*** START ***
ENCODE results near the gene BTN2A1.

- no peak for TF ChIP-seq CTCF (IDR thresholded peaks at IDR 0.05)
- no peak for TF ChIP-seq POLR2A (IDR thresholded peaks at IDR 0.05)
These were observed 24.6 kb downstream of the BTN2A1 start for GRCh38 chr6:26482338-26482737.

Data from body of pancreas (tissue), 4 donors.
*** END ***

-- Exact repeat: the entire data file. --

ENCODE results near the gene BTN2A1.

- no peak for TF ChIP-seq CTCF (IDR thresholded peaks at IDR 0.05)
- no peak for TF ChIP-seq POLR2A (IDR thresholded peaks at IDR 0.05)
These were observed 24.6 kb downstream of the BTN2A1 start for GRCh38 chr6:26482338-26482737.

Data from body of pancreas (tissue), 4 donors.